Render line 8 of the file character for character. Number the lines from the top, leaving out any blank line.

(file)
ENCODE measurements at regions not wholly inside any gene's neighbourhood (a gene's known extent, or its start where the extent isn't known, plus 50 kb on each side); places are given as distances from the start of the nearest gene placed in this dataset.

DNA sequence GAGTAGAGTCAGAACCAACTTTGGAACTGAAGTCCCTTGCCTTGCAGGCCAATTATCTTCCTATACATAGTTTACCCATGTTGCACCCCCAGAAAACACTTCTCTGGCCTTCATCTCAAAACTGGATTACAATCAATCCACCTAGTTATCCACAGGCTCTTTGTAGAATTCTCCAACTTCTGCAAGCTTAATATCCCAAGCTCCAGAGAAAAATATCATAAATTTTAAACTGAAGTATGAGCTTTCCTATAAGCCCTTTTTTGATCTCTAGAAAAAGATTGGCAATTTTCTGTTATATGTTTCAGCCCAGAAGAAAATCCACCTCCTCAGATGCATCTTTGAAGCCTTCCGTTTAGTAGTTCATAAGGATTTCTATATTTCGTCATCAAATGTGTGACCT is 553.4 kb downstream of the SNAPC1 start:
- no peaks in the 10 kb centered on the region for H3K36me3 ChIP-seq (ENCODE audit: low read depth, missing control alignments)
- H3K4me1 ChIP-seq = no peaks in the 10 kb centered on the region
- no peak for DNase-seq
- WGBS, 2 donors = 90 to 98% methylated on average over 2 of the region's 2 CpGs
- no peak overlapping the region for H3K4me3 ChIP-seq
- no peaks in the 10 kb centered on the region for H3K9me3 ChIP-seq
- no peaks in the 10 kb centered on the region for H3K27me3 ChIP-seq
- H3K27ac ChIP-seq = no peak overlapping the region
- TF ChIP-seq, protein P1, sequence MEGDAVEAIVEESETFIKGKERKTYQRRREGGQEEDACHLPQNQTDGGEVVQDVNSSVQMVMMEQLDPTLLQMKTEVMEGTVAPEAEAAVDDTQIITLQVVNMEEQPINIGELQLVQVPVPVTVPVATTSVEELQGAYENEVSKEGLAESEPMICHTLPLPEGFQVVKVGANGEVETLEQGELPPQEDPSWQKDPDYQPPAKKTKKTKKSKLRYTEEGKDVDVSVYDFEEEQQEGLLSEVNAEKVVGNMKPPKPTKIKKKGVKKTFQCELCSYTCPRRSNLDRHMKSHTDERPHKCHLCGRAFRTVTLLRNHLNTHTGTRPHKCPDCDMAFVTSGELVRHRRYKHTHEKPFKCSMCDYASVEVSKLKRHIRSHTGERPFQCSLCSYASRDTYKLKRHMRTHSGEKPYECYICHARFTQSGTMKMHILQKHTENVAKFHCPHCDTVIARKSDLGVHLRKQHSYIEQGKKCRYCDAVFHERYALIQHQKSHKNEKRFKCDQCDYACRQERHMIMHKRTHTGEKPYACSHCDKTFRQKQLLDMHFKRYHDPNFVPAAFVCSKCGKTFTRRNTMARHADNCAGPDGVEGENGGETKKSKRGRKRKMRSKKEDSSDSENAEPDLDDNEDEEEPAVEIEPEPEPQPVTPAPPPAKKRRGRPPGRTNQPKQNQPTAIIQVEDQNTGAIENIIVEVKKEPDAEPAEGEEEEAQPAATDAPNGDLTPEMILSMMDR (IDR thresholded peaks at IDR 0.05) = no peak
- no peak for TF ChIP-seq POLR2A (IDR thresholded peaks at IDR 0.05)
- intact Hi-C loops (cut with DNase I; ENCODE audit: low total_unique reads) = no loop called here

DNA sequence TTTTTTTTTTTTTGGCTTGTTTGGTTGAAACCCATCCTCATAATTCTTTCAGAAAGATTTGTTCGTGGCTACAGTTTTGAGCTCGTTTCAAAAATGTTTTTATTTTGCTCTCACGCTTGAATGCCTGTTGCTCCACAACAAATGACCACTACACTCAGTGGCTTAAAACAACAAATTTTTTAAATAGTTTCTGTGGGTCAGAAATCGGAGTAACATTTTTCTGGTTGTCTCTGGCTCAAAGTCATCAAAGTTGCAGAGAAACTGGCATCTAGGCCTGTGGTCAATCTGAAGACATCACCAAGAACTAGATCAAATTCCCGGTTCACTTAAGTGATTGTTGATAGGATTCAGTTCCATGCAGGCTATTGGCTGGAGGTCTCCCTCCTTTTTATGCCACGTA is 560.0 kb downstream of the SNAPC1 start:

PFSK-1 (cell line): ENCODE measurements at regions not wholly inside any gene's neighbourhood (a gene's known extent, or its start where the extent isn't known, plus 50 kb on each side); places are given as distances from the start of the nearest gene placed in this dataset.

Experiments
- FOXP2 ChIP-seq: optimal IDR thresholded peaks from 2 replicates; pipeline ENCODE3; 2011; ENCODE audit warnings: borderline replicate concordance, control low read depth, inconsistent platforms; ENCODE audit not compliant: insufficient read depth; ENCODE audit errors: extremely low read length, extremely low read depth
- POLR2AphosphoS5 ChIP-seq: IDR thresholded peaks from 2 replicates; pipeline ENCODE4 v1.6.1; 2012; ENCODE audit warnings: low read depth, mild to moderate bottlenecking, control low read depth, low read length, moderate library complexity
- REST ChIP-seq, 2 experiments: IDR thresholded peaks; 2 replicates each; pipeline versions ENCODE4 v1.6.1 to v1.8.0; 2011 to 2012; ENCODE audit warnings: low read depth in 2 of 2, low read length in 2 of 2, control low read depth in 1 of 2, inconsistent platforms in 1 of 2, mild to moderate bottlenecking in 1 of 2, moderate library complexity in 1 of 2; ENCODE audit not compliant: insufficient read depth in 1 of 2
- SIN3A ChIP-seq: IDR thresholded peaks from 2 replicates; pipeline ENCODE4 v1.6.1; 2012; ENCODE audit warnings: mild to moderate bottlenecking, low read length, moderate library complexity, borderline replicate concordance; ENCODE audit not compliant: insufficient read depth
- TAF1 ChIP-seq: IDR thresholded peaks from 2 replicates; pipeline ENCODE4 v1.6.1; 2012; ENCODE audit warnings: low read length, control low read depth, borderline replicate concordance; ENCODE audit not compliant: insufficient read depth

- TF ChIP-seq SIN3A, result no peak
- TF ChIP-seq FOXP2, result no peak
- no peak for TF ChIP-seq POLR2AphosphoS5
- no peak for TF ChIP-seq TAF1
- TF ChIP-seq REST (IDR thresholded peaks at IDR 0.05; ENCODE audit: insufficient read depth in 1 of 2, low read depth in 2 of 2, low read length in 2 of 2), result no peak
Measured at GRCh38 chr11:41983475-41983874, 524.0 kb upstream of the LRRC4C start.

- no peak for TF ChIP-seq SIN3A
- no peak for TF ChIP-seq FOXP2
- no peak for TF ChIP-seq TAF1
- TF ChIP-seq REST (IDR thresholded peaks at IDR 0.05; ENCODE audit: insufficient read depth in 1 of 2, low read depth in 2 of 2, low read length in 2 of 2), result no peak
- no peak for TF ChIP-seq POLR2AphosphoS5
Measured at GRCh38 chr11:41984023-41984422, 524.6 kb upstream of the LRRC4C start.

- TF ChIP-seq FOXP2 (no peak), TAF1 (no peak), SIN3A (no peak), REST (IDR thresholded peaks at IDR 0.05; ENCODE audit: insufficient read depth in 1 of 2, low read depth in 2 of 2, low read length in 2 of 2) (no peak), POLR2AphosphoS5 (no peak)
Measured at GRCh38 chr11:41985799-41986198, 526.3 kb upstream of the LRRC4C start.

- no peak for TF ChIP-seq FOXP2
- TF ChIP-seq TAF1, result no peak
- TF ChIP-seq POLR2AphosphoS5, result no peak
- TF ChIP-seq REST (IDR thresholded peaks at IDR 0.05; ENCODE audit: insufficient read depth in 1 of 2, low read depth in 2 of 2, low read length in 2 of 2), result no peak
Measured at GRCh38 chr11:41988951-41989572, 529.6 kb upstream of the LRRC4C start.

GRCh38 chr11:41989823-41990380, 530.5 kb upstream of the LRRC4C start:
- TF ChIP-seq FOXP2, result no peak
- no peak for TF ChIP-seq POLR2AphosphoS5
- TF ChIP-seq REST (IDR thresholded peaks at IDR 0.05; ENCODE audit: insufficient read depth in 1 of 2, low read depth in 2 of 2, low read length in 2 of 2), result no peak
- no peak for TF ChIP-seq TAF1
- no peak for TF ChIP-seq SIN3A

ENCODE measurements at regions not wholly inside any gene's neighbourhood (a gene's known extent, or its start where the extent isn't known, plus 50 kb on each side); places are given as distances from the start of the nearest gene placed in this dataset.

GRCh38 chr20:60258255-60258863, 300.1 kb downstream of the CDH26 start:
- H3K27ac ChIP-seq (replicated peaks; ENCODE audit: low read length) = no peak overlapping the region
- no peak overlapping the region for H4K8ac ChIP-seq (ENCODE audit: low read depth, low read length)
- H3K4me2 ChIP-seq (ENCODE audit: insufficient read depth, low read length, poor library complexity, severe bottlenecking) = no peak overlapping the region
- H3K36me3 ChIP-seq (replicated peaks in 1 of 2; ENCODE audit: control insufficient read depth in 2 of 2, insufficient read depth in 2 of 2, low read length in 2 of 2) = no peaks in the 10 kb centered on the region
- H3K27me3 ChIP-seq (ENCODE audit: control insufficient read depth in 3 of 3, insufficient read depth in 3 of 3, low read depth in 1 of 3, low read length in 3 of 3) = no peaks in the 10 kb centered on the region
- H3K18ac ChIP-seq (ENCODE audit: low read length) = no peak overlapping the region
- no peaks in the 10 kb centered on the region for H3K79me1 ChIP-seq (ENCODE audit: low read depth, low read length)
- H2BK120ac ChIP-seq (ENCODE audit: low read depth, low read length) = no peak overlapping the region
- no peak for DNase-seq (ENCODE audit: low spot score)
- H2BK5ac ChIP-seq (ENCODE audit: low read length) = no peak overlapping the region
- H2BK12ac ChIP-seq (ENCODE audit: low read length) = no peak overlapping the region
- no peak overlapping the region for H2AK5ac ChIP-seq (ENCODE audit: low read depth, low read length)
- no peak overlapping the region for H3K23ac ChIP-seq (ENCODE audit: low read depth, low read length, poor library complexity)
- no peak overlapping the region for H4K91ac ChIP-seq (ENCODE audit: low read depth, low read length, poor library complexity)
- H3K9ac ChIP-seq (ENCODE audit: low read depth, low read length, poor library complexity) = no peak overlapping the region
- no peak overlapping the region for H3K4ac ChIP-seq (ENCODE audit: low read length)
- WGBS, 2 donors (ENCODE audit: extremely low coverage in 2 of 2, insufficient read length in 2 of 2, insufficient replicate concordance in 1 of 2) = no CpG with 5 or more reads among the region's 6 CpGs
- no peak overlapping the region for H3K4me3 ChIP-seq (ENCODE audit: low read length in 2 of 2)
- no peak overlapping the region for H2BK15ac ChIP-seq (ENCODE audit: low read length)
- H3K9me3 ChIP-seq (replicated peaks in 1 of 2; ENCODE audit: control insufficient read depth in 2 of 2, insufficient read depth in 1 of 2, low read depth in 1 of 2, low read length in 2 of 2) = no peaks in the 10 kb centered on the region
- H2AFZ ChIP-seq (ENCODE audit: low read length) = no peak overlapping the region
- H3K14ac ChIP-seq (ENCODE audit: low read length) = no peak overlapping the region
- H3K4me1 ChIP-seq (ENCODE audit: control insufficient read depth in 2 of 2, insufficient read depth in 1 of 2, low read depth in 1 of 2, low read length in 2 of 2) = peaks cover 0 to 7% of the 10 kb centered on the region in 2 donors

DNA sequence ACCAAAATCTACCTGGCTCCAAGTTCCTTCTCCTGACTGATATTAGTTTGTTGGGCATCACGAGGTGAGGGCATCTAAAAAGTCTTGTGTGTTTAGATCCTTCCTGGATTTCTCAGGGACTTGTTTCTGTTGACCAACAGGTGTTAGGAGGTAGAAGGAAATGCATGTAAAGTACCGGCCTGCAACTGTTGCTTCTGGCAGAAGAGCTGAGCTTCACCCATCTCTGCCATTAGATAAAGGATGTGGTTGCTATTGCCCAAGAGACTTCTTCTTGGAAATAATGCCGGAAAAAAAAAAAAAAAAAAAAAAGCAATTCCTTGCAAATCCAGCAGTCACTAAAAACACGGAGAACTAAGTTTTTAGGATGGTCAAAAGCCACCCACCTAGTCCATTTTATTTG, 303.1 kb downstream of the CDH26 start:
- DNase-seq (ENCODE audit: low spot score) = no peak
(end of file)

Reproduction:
- no peaks in the 10 kb centered on the region for H3K9me3 ChIP-seq